Tips: Landing your first graduate job

Getting your first graduate job is by no means easy, but there are things you can do which will mean you have a greater chance of landing one! I got my graduate job before I even graduated, and I strongly believe you can too, if you do all of these things;

1. Get work experience within your University

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Whilst at university, I pursued a sub-editor job at the university’s magazine. This was an unpaid bit of experience that gave me valuable experience with writing, layout design, interviewing, and proof-reading. All things relevant to my now-job in marketing/PR! If your university offers an extra-curriclar activity like this which offers you experience, it’s a no-brainer. I also went on courses that were offered by my University and relevant to my career path; take every oppurtunity!

2. Get work experience in the real world

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I literally tweeted local digital marketing companies asking if they had any work experience. It only took one to tweet me back and I did unpaid, flexible work with a local company a few months over summer, gaining experience in applying my skills and learning new skills for REAL clients. I would suggest tweeting, emailing and messaging companies directly is a great way of opening up opportunities for work experience that may not be necessarily advertised.

3. Update your LinkedIn

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Link with everyone you know, even if you met once. Update all your work experience, volunteering, skills, EVERYTHING, on here. Its great to show off your experience and place yourself in the market, and if anything it allows you to see gaps in your experience and what you can do to fill them (for me, I realised I didn’t have much blogging experience, so I created a blog).

4. Speak to your University recruitment team for help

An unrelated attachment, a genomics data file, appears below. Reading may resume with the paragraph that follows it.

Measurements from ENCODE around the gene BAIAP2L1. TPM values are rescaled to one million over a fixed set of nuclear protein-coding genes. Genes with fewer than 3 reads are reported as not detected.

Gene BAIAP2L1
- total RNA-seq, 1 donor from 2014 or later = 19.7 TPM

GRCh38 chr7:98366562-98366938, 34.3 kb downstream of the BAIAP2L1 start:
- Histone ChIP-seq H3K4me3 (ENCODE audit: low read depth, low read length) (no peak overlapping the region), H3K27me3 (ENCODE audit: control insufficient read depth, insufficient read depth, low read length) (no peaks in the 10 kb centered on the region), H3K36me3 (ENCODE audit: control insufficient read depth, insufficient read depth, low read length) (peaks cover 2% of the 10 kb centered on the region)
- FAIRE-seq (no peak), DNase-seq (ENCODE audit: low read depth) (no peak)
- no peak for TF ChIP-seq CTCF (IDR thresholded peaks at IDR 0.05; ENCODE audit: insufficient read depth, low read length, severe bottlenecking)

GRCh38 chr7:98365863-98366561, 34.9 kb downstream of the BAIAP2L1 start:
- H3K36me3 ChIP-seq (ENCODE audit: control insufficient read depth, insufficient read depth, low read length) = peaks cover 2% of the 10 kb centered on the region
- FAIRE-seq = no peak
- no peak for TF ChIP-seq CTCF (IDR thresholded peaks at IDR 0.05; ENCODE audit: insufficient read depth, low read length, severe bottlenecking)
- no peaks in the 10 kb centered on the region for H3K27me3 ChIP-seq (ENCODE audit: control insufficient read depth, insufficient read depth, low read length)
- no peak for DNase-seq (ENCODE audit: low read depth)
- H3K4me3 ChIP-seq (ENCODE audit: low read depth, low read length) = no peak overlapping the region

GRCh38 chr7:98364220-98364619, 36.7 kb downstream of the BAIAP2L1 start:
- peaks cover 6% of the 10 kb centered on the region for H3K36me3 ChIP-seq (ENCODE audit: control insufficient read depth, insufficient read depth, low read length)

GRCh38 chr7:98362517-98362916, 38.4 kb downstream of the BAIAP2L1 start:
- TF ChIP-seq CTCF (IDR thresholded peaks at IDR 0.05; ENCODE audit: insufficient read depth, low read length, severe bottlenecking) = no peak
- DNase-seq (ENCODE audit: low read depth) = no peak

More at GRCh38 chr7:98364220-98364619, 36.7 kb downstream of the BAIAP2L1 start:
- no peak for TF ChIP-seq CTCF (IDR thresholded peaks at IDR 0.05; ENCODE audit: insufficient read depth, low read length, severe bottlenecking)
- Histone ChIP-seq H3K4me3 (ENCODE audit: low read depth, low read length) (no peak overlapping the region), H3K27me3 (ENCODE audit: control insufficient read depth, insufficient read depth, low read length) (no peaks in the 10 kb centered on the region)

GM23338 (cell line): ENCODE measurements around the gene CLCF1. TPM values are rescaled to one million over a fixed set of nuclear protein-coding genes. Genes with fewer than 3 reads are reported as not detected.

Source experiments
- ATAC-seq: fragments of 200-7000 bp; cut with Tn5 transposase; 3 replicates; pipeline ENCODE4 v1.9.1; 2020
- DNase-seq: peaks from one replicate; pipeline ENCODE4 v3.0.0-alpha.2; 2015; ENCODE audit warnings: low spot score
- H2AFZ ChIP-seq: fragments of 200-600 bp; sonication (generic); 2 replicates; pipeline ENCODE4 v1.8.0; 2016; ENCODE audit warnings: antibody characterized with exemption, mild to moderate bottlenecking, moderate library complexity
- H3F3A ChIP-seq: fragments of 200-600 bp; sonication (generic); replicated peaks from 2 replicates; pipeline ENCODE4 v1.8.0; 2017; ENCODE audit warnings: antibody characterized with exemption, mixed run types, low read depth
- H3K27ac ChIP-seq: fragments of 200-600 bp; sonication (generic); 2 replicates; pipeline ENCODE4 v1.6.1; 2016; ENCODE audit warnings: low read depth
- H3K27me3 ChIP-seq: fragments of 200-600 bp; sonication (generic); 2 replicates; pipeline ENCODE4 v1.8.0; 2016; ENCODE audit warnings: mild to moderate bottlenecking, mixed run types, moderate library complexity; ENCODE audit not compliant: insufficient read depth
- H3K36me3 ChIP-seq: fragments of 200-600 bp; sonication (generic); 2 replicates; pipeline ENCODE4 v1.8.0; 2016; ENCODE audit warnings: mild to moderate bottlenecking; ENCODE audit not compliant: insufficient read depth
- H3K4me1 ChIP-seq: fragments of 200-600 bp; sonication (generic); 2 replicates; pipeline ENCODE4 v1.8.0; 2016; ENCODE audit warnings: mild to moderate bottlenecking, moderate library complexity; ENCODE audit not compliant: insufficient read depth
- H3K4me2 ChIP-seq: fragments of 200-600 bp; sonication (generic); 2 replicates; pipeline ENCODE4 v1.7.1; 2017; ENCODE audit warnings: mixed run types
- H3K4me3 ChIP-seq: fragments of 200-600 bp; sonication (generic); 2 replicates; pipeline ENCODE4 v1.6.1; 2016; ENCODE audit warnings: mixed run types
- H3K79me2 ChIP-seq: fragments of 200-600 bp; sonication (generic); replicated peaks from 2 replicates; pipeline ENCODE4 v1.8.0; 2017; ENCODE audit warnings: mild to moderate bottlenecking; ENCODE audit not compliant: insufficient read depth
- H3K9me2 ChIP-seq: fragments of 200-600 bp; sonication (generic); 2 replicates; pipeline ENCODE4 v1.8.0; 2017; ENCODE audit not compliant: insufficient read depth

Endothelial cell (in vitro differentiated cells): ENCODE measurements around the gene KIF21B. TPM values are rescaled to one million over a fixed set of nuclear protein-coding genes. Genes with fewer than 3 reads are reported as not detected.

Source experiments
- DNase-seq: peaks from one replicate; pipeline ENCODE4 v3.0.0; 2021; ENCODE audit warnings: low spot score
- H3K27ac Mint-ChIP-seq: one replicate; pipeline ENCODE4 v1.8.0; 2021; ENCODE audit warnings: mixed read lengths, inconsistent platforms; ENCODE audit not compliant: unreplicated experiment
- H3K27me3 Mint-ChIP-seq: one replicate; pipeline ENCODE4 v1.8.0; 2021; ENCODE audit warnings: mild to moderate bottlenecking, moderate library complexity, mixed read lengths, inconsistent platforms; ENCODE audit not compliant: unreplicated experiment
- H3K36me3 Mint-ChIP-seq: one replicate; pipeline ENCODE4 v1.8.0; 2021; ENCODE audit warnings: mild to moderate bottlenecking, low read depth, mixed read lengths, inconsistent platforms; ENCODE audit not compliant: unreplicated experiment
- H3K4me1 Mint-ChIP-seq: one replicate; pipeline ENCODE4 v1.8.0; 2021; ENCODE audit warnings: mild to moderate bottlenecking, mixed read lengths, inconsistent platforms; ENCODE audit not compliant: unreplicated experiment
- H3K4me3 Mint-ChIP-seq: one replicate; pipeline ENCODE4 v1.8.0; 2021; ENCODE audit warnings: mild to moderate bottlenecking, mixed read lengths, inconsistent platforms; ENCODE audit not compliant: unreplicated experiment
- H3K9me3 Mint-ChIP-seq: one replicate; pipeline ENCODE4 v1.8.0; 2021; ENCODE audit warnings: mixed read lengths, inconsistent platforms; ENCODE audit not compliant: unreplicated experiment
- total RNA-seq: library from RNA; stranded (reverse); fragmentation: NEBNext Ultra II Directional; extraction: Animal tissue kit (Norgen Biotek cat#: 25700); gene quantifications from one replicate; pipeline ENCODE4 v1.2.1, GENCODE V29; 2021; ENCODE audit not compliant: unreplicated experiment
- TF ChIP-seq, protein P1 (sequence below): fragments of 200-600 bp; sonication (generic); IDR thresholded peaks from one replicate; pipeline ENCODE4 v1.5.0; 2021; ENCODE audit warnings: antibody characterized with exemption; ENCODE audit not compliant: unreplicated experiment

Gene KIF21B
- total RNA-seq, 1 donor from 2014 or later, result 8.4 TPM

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Once it got to the point in third year where I was applying for lots of jobs, I quickly realised that I wouldn’t hear back from hardly any. I went along to the recruitment department at Uni and never looked back. They found me jobs and sent my CV to employers to see if I was worth an interview; already a much quicker process than going it alone. They can also help you re-word and design your CV. Before I knew it, I had my first interview lined up and I was then given interview training FOC from the department to prepare myself for it. It all paid off, and I landed the job!

5. Don’t be fussy, or too sparse in your applications

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Some of my uni friends applied for one job a month and for some reason, felt like they would be getting it. Of course, they never heard back and are still looking now. You need to apply for every single job you see on indeed that you match criteria for. I also can’t stress enough about not being overly fussy. My graduate job was not ideal, it was half marketing (yay) and half customer services (boo), and in an industry I was not passionate about at all. However, I’ve now been in this role over a year and am now full time marketing and PR (big yay!), have learnt a whole bunch of new skills and also have over a years worth of graduate job behind me, all whilst making friends with my new colleagues. You really do need to give these jobs a chance, because they open up the door for you to have your dream job for your second graduate job. Obviously this goes within reason, I don’t suggest that you apply for jobs you are going to hate or not give you the experience you need, but you must understand how jobs can develop over time.

Hopefully these tips will help you get your foot in the door, as much as they have helped me! It all comes down to making your own opportunities and taken those presented to you.

Please help out fellow students with commenting your own advice! And if you have any questions or need advice on how to land a marketing role, please feel free to ask away!

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Survival Guide: Moving back home in your twenties

Some of us will never have to do it. Some of us will, and the real lucky ones will do it more than once.